Riding the Wave of Financial Wellness Means Building Education, Community, and Trust
July 22, 2022 | 2 min read
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August 18, 2020 | 0 min read
Economists have long predicted monumental economic change due to modern technological innovation. For instance, John Maynard Keynes wrote in 1930 that modern innovations would result in a 15-hour work week within two generations. And Juanita Kreps, economist and commerce secretary under Jimmy Carter, predicted in 1970 that the rise of computers would enable people to retire at the age of 38.
When it comes to banking, predictions have similarly been overblown. For example, in the early 1970s experts believed that ATMs would replace tellers (“up to 75 percent,” according to a New York Times article in 1973).
But it hasn’t happened. Instead, tellers jobs have grown slightly faster than the general labor force. We now have nearly half a million ATMs and nearly the same number of tellers. ATMs simply have not replaced humans.
The reality is that while ATMs reduced the number of tellers per branch (from 21 to 13 in the average urban branch), the reduction made it cheaper to build branches — which increased the number of branches and therefore increased the number of tellers. As it turns out, the same thing happened with the textiles in the 19th century: Automation decreased prices, which increased demand as well as the total number of people working in textiles.
And yet this time might truly be different. When it comes to banking, financial institutions are now closing branches more often than they’re opening them, and the net number continues to plummet, as shown in this graph from Quartz.
This trend has continued in 2020, with only 3 states seeing a marginal increase in net branches and the rest seeing a drop:
In other words, there are now fewer tellers per branch and fewer branches overall. It’s no wonder, then, that the Bureau of Labor Statistics now estimates there will be 12% fewer tellers by 2028.
But that’s just the cusp of the evolution in retail banking. Financial institutions are now facing innovation on a range of fronts, including:
And then there’s the matter of Covid-19, which has upended the workforce. As we recounted in the Ultimate Guide to the New World of Banking: Since the Covid-19 restrictions went into place, deposits at the largest banks ballooned by more than $1 trillion, offices went empty, remote work became widely acceptable, drive-through banking made a comeback, and the primary reliance on digital services was swift and decisive. Take one example: Citi experienced an 84% increase in mobile deposits and a 10x boom in Apple Pay usage in the wake of the crisis. In light of this data, Jane Fraser, president of Citi and CEO of Global Consumer Banking, says, “Banking has changed irrevocably as a result of the pandemic. The pivot to digital has been supercharged.”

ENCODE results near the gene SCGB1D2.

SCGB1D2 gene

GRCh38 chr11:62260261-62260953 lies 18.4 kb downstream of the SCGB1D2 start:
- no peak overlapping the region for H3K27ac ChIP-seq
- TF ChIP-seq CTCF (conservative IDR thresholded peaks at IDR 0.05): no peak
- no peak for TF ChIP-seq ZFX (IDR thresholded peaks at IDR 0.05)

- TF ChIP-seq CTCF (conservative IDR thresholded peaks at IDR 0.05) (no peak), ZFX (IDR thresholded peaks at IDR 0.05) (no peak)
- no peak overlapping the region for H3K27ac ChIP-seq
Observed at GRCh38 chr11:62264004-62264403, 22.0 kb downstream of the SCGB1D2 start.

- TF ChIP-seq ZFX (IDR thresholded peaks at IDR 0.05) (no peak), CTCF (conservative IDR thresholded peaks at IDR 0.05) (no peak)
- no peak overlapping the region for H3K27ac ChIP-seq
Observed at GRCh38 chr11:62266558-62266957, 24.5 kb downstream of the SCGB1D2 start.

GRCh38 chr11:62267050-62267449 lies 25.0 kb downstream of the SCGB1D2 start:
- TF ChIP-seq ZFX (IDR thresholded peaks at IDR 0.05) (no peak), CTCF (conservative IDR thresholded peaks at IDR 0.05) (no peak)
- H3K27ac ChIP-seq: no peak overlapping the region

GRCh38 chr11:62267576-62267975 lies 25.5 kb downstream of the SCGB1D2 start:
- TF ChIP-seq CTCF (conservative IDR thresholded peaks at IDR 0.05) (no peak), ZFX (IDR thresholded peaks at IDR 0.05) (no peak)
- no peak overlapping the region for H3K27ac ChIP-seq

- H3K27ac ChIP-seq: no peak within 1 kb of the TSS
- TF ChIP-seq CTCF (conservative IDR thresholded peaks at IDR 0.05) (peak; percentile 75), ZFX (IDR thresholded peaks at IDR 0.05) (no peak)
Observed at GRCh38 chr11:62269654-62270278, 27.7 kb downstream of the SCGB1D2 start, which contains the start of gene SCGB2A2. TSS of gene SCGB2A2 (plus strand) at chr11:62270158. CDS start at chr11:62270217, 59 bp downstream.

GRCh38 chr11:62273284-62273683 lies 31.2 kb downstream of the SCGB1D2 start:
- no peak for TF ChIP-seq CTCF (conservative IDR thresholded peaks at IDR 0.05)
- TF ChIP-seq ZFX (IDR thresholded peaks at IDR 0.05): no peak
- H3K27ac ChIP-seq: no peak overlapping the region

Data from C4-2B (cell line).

These monumental changes have been reflected in the broader market as well with the steady rise of the knowledge worker, as defined as nonroutine cognitive work.
Knowledge work: nonroutine cognitive work
Sales and office (i.e. tellers and customer service reps): routine cognitive
Construction, transportation, repair: routine manual work
Service industry: nonroutine manual
Of these types of work, knowledge work fell the least throughout the Covid-19 restrictions, while the other three feel considerably, especially the service industry.
In other words, it’s no longer just a story of ATMs versus human tellers. It’s a story about a host of new technologies combining into an omnichannel experience —along with a worldwide pandemic that has been brutal to every type of job but least brutal to knowledge workers.
And that changes everything.
So, it’s true that ATMs didn’t reduce tellers, and it’s clear that today’s tech will.
For more, read the Ultimate Guide to the New World of Banking.
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